As far as educational resources, the best for your art is any combination of learning and practice. You can buy photography books, magazines, read blogs and tutorials – then go out with a friend, family member, or even client, and practice what you’re learning. Don’t get stuck in the trap where you spend all your time reading, and no time practicing – 80-20 rule, 80% practice for 20% study. You can also seek out a professional photographer to mentor you (the grognards will snub you, but keep searching until you find a good photographer willing to truly be helpful). The same goes for Photoshop and post-processing work. Study, practice, ask for help.

For business, I love small business authors like John Jantsch and Michael Port, and inspirational authors like Steven Pressfield, Guy Kawasaki, and Seth Godin. Tilt your reading heavily toward marketing, and again – put into practice what you read. If you don’t have a business background, almost nothing makes sense the first time you read through. Read it anyway. Practice what you learn. Read another book, and practice. Read another, and practice. Eventually things start to make sense, and you can move from blind faith to purposeful marketing.

Your equipment list is robust! All of your gear is years newer and leagues better than what I use every day. Put those tools to work!

Thank you again for your comment! Please do keep me posted on your successes and adventures!


Photo Expression by yeni January 31, 2013 at 11:49 am

Hi, Thanks for all the information. It has answered many questions.
Can you tell me where would I print the photos? The places I have found cost more money than what you recommend charging.


Outlaw Photographer James Taylor February 21, 2013 at 2:27 am

Thank you for your comment and readership Yeni! I greatly enjoyed viewing your portfolio tonight – you do beautiful work with light painting! I’d love to see your portraiture work incorporating light painting. It takes a special kind of patience and imagination!

I use Miller’s Imaging for printing. Their consumer division is Mpix.com if you want to try them out. Any of the big labs should do great work for you for a reasonable price.


Syrian April 18, 2016 at 9:11 am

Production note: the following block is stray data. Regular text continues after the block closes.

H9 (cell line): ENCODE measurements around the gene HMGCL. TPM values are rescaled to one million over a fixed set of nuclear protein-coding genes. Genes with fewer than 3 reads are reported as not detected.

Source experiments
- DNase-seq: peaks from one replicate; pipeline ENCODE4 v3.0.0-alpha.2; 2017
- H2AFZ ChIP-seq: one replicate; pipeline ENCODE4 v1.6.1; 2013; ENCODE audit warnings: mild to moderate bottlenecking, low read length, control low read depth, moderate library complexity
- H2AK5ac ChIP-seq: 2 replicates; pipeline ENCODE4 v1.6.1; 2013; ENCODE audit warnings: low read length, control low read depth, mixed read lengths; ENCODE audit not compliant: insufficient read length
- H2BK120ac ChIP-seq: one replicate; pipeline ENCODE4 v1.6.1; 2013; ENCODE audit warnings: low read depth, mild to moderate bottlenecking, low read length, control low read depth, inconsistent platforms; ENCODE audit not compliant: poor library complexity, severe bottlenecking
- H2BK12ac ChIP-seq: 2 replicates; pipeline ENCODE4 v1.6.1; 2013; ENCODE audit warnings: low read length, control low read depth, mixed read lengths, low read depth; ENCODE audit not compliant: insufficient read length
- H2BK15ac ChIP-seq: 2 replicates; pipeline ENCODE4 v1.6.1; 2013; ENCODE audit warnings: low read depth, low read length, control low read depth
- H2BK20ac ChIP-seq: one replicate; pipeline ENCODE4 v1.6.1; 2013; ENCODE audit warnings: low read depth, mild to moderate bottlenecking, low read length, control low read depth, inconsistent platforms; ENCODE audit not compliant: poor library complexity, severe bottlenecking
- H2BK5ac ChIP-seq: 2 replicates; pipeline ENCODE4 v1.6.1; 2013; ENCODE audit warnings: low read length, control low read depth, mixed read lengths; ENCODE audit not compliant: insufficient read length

Great Articles. I am starting a new part-time online photography business and I am encountering a lot of snags. I am trying to find out if I need a business permit but when I called my local county Dept of Consumer Affairs the person didn’t know and said that I should contact a CPA. Any information that you can provide would be greatly appreciated.

Many Thanks.


Outlaw Photographer James Michael Taylor April 24, 2016 at 6:55 pm

Thanks so much Syrian, great question!

A few paths to your answer:

– Ask another local photographer, someone you have a relationship with and won’t see you as competition. May as well skip the line and find out from someone who knows!

– Contact your local municipality, city hall, county clerk, chamber of commerce, business association, economic development corporation. There’s some group local to you or nearby that exists specifically to help new businesses get off the ground, and they should be able to help.

– CPAs often give free first consultations; give one a call and find out! Take advantage of that free advice – they know it’ll come around when you become a client in the coming couple of years.

– Here in Texas, I opened my business in a rural, unincorporated community, so I only needed a sales tax permit from the state comptroller. To open a business checking account under my business name, I had to file a DBA (Doing Business As) with the county clerk. To open my retail studio in the City of Bandera, I had to pay for all kinds of permits, fees, and inspections. So what you need to ‘get legal’ depends heavily on your local government.

Get on the phone and keep calling folks until you get the leads and information you need. Be tenacious. The art and business you have to bless your community with are worth the work! You can totally do this.

Let me know what you find out, and please do keep me posted on your successes and adventures!